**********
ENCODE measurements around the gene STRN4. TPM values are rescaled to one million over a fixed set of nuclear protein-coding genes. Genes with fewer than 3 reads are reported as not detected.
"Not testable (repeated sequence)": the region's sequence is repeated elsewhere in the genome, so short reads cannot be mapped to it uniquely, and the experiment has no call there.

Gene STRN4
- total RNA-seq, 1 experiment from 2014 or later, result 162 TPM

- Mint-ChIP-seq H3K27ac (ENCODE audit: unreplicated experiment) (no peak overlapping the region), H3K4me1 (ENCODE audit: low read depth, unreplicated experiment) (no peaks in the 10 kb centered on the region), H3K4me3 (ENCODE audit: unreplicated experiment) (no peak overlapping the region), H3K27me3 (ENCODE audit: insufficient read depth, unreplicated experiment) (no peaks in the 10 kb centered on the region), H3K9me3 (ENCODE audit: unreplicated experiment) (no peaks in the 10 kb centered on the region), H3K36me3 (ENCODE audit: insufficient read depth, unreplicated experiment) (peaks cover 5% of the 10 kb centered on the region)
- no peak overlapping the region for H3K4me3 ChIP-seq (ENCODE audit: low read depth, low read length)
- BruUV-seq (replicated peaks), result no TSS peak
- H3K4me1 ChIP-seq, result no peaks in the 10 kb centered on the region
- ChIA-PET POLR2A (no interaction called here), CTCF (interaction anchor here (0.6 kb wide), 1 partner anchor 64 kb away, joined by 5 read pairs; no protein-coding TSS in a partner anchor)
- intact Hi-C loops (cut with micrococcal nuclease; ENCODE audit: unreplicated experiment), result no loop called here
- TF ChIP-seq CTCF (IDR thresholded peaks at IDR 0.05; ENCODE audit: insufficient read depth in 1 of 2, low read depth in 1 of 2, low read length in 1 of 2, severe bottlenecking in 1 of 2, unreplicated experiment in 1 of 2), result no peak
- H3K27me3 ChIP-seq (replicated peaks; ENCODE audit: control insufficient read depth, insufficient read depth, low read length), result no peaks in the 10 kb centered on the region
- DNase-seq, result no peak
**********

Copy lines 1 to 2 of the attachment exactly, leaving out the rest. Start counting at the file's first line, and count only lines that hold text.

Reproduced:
ENCODE measurements around the gene STRN4. TPM values are rescaled to one million over a fixed set of nuclear protein-coding genes. Genes with fewer than 3 reads are reported as not detected.
"Not testable (repeated sequence)": the region's sequence is repeated elsewhere in the genome, so short reads cannot be mapped to it uniquely, and the experiment has no call there.